CANINE CANCER #7
The Prevention, Suppression, and Treatment of Cancer
Julie Anne Lee, DCH RCSHom
This article is being typed from her class video. When using the word, “I,” it is refereeing to Dr. Julie Anne Lee. If you have any questions about what she is prescribing, please seek out a holistic vet. I am not a vet and I am not prescribing any medications holistic or otherwise to you.
Cancer can be scary, but you have to remember to focus on what’s important. Your dog needs you to protect and support him emotionally and physically.
One of the simplest things that I would like to try and hit home with you guys—I don’t have to teach you, you all know it—it’s really hard to do sometimes, but it’s so important no matter what the outcome is–and that is try and focus on his life or her life—NOW when he or she has cancer. Don’t focus on cancer; don’t focus on the disease, focus on the life that you still have. And the way to try to do that is to try to keep their life as regular as possible with play, walking in the fresh air, cuddling.
Let them tell you what they can and cannot do. If there are days that they are lethargic, take them for a car ride. Don’t just freak out and go, “Oh my gosh, they’re too sick to go outside.” They could well be too sick to go for a walk but they may not be too sick to get in the car, open the windows to get fresh air and just go for a car ride. And watch their friends play. Read them a story. Sit down and read them a story. Tell them all the amazing things that they brought to your life. And write them down in a journal and tell them you will never ever forget them. And when they are gone, whether that is in four days, four months or four years, every time you think of all those things, they’re going to be right there beside you.
I just get so emotional just talking about this. I’m not being lighthearted in this. I’m being true to myself, true to you by saying that when we get so scared and so disconnected, I can’t tell you how many times, even with myself and how many patients who have sat across from me and said, “I just wish I spent more time with him. I just wish I was less scared and less panicky and just wished that I was there”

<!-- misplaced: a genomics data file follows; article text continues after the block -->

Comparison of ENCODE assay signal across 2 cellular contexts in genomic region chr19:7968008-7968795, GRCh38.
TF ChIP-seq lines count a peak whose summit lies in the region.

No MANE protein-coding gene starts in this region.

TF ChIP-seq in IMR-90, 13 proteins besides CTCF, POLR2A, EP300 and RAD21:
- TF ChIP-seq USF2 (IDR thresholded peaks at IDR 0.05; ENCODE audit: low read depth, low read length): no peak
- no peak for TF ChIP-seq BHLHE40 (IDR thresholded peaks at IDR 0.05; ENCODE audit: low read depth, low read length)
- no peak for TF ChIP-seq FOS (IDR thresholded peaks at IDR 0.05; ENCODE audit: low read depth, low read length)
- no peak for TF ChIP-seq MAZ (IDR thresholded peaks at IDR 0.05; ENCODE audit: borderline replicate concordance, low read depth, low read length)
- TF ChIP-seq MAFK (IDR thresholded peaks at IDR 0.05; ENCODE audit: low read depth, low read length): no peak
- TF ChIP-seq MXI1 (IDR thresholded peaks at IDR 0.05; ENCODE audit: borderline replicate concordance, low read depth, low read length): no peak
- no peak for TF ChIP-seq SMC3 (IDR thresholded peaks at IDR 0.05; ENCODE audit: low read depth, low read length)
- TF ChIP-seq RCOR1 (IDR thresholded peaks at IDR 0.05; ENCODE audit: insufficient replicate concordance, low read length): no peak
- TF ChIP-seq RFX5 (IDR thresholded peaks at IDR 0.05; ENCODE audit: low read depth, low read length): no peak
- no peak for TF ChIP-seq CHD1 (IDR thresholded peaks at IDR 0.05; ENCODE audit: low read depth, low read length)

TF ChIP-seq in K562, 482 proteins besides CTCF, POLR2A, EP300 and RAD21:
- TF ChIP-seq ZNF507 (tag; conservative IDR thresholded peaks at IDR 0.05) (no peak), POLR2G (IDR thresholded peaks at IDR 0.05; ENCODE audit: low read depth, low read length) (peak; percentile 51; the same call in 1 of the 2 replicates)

But you can tell them that you’re scared. I’m not saying don’t be scared, because it’s scary. But when you are not scared don’t be scared. When you are not sad, don’t be sad. But be present. If you’re scared, tell them you’re scared. If you are happy about all the amazing times you can remember with them and all the grateful moments you have had together, tell them that too. Because it is all of that journey that you are going to be left with.
There is going to be moments—I’ve been around so much of this; I’ve been around so many cancer cases and sick and dying animals—there are moments where it’s still really, really beautiful. And just try and remember those moments. Try and be in those moments. It is a journey. It is a journey, and it’s a journey you can choose how you want to be in. And just take big deep breaths and know that you are not alone and they’re always going to be with you.
And I thank you so much for taking the time to complete this course, and I thank you so much for the amount of love that you have for your dogs. Ya, just thanks very much.
Julie Anne Lee earned her DCH in 1997 and RcsHom in 2002. She was a pioneer in opening and owning the first licensed strictly holistic veterinary clinic in Canada, the Adored Beast Veterinary Clinic. Julie Anne regularly teaches and lectures to veterinarians. Her life’s purpose is to educate the public at large, empowering them to make the best choices for ethical treatment and a naturally holistic approach to their animals’ health.
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